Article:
Which brings us to today’s story. Three things strike me in this story. The length of time the man has been waiting at the pool. The clarity of Jesus’s question ‘Do you want to be made well?’ and the mystery of why Jesus chose this person to heal on the Sabbath. Let’s think about them in turn...
Coming each day to the pool and lying on his mat is his normal, his comfort zone; he has known pretty much nothing else. Clearly, he is not getting better and it seems highly unlikely that he expects to. It is, as we all know, the definition of madness to continue doing the same thing over and over again and expect a different result, yet this is what has been happening for him. His life is effectively stagnant.
I wonder what areas of our lives are stagnant in this way? What things do I or you tend to repeat that are not life giving for us? What things are we really waiting for when we say “as soon as I’ve – whatever it may be, got married, retired, finished this project – then I’ll do the thing I know God is calling me to do? Are we really just not wanting to move out of our warm shower? And if that’s the case, how do we go about a new start?
Jesus asks his question with great clarity, “do you want to be made well” – not to ‘get well’ notice. This question suggests that he is going to intervene. Now let me say that if I had been lying there for thirty-eight years I hope I would have said ‘yes.” Thirty -eight days sick was quite enough for me to decide I want to be well, leave alone thirty-eight years. Yet this man does not say that. Instead he gives reasons why he cannot get well – he has no one to help him and evidently when the water gets stirred up it is like the crush at the Myer sale – everyone surges forwards at once and he has no chance. Now that is fair enough – except that it has been this way for thirty-eight years, so surely, he might have thought about trying something new by now. But maybe not. Maybe for us too there are things we have not gotten around to in thirty-eight days, or thirty-eight weeks or thirty -eight years -sometimes in the church I wonder if it is more like three hundred and eighty years!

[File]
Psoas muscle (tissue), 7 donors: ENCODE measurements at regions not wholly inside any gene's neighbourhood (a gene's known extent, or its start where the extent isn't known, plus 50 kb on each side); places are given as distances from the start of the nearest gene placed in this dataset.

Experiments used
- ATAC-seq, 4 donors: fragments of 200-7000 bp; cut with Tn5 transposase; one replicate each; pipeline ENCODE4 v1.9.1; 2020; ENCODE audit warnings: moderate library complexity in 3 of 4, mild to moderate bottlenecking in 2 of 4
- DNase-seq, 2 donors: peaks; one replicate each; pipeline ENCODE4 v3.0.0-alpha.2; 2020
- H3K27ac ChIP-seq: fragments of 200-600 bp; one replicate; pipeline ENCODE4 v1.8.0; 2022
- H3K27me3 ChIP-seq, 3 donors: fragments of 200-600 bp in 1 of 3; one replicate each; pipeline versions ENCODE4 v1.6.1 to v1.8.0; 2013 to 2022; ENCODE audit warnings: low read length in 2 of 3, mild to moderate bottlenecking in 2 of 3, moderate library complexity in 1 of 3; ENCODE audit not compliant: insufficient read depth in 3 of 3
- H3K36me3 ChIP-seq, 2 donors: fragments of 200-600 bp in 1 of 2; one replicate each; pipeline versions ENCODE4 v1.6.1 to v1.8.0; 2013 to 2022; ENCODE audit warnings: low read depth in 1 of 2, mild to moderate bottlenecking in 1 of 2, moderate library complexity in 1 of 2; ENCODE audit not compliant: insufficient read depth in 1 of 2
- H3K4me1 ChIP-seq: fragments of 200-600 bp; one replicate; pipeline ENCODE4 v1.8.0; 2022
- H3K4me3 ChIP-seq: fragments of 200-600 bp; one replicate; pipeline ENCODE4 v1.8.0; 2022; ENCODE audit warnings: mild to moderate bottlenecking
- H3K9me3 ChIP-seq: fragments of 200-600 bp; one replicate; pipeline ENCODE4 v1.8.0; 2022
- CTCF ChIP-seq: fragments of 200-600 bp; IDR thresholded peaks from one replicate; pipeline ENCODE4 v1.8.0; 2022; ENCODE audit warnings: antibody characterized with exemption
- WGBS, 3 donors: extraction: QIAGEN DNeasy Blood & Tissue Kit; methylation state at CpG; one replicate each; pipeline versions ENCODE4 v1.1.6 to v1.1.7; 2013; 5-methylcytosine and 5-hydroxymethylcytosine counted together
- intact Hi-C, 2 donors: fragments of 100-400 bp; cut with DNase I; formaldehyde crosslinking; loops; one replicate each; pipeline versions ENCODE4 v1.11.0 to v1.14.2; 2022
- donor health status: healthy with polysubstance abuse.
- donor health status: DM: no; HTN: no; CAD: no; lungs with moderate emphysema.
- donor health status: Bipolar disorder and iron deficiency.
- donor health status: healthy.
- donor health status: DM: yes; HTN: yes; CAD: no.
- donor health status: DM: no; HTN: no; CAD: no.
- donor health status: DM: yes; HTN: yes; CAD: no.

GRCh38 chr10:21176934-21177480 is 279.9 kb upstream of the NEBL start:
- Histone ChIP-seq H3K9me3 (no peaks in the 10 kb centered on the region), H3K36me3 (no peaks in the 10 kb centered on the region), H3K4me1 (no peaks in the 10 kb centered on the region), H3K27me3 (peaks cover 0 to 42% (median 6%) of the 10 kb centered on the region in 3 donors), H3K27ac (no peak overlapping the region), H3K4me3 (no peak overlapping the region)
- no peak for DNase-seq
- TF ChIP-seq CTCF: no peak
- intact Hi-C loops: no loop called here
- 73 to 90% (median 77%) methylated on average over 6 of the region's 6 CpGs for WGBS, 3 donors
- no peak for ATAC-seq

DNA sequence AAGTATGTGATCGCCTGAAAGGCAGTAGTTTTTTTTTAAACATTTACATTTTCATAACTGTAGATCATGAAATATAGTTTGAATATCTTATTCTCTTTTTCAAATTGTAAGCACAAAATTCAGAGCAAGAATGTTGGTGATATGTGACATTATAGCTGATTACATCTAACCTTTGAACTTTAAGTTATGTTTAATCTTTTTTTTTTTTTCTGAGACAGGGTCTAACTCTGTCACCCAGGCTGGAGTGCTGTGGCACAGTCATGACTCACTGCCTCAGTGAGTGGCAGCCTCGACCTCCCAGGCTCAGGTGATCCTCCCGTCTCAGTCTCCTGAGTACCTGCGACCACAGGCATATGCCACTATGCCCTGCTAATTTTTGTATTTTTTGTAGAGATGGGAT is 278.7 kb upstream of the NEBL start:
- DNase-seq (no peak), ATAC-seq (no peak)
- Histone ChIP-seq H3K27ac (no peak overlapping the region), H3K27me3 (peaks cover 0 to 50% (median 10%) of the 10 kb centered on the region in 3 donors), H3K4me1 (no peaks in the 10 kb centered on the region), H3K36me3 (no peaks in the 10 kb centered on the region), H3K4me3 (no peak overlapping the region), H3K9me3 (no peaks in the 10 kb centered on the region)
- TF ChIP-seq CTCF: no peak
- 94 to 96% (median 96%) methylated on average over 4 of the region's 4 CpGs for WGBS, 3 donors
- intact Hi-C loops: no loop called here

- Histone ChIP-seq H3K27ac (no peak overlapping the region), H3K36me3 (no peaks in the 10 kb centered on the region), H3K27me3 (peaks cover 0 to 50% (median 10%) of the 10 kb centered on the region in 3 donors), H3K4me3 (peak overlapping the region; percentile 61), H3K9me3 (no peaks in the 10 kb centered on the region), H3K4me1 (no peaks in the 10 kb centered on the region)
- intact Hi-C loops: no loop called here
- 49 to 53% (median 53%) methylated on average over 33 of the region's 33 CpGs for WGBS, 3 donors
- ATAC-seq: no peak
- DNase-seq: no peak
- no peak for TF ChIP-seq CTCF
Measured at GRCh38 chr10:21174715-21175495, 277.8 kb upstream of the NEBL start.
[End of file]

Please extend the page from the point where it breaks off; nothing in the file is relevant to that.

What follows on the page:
Jesus asks this question of us with the same clarity. ‘Do you want to be made well?”. This applies as much in our church life and our political life as it does in our personal life. Most things can change in a generation or two – thirty-eight years or so – but it is always hard for those at the forefront of change. The possibility of healing and transformation is always there. But we need to be ready to leave our ‘warm shower’ zone and try something a bit different.
In the case of the man whom Jesus healed in this story, he was not really very willing, or all that grateful either. He goes off with his mat and later in the story is accused of working on the sabbath. He immediately passes the buck, saying, “the man who made me well, said ‘take up your mat and walk.”, and once he finds out Jesus’s name he goes to the Jews and informs them. This does make me wonder why Jesus picked this person, rather than someone just as sick who might have been a bit happier to be made well and a bit more confidential about the source of their good fortune! What this does show however is healing is not about belief. Christ can act in spite of the obstacles we erect. Jesus does not wait for the conditions to change. He does not wait for the ‘miracle’; for the legendary waters to be stirred up and then lift the man into the pool – no he meets this person exactly where they are with all the reality of thirty-eight years paralysis on a mat and invites them to change; “standup, take your mat and walk.”
It is very easy to waste time in complaint and feeling sorry for ourselves, especially in situations where we feel relatively powerless. This story invites us to look for a different approach. Maybe we cannot achieve what we want for ourselves, the church or the world by the accepted route. Maybe it is all just taking too many years. None of that takes from us our dignity as a human being, or our ability to find other, simpler ways. We may not be the most perfect human beings, obviously worthy of grace. God really does not mind about that. What matters is that we open our ears and our eyes and when God tells us to stand up , we stand up. In the name of Christ. Amen.
by Penny Jones, Sunday before Ascension Day/Sorry Day, 26 May 2019